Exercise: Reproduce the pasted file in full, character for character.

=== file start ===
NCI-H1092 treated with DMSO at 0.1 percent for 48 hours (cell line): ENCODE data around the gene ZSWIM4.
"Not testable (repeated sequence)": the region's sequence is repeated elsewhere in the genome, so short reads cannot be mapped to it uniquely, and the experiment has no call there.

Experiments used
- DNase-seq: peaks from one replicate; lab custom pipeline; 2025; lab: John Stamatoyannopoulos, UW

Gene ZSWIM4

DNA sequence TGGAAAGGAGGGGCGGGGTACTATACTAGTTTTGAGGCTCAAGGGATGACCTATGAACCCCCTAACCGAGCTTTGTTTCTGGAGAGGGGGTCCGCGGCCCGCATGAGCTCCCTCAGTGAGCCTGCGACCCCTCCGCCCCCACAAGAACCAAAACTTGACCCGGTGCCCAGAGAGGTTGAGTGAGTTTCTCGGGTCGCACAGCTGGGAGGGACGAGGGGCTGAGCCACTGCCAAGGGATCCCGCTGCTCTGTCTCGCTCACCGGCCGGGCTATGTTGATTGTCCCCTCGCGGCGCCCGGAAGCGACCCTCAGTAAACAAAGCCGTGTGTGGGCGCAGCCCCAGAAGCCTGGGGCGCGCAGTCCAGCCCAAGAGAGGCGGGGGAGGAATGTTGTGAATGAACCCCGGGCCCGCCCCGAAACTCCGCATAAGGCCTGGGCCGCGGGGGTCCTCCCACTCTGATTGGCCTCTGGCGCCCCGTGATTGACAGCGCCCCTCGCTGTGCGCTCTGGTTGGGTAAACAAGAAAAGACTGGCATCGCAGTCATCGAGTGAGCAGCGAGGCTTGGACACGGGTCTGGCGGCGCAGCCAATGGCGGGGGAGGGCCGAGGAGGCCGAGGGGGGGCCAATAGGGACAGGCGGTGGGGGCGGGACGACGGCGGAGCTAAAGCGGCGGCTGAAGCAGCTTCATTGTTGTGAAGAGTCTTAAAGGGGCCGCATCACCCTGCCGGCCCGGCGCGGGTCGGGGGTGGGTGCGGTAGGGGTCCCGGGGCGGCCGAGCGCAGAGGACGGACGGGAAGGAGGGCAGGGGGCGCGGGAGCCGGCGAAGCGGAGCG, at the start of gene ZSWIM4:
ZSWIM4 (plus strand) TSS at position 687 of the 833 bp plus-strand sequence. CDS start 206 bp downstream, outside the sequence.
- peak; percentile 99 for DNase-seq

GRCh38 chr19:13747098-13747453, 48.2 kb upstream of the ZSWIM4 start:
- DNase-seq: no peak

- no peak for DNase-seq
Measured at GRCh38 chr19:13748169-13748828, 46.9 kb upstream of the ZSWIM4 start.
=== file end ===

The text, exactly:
NCI-H1092 treated with DMSO at 0.1 percent for 48 hours (cell line): ENCODE data around the gene ZSWIM4.
"Not testable (repeated sequence)": the region's sequence is repeated elsewhere in the genome, so short reads cannot be mapped to it uniquely, and the experiment has no call there.

Experiments used
- DNase-seq: peaks from one replicate; lab custom pipeline; 2025; lab: John Stamatoyannopoulos, UW

Gene ZSWIM4

DNA sequence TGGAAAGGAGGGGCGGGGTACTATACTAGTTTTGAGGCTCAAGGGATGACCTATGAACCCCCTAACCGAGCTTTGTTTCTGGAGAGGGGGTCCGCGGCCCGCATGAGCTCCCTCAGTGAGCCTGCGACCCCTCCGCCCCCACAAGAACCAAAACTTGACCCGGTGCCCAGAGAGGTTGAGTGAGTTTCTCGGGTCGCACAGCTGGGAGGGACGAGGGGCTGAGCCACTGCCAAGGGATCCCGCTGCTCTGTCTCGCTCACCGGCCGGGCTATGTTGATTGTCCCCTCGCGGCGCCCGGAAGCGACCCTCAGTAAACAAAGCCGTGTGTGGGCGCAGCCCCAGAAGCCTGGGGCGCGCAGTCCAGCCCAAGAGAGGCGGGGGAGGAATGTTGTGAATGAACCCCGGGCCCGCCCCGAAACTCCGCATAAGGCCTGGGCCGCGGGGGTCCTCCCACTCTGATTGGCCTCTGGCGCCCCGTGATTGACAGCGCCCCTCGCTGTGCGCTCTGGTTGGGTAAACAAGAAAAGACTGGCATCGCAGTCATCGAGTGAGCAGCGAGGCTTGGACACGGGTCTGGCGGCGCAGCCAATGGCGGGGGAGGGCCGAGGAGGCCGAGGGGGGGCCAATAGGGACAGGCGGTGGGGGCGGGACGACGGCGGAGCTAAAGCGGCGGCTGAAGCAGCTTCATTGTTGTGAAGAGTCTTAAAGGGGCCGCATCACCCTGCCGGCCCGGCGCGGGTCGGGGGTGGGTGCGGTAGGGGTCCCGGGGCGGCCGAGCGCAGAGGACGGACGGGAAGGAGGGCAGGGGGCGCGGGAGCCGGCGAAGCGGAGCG, at the start of gene ZSWIM4:
ZSWIM4 (plus strand) TSS at position 687 of the 833 bp plus-strand sequence. CDS start 206 bp downstream, outside the sequence.
- peak; percentile 99 for DNase-seq

GRCh38 chr19:13747098-13747453, 48.2 kb upstream of the ZSWIM4 start:
- DNase-seq: no peak

- no peak for DNase-seq
Measured at GRCh38 chr19:13748169-13748828, 46.9 kb upstream of the ZSWIM4 start.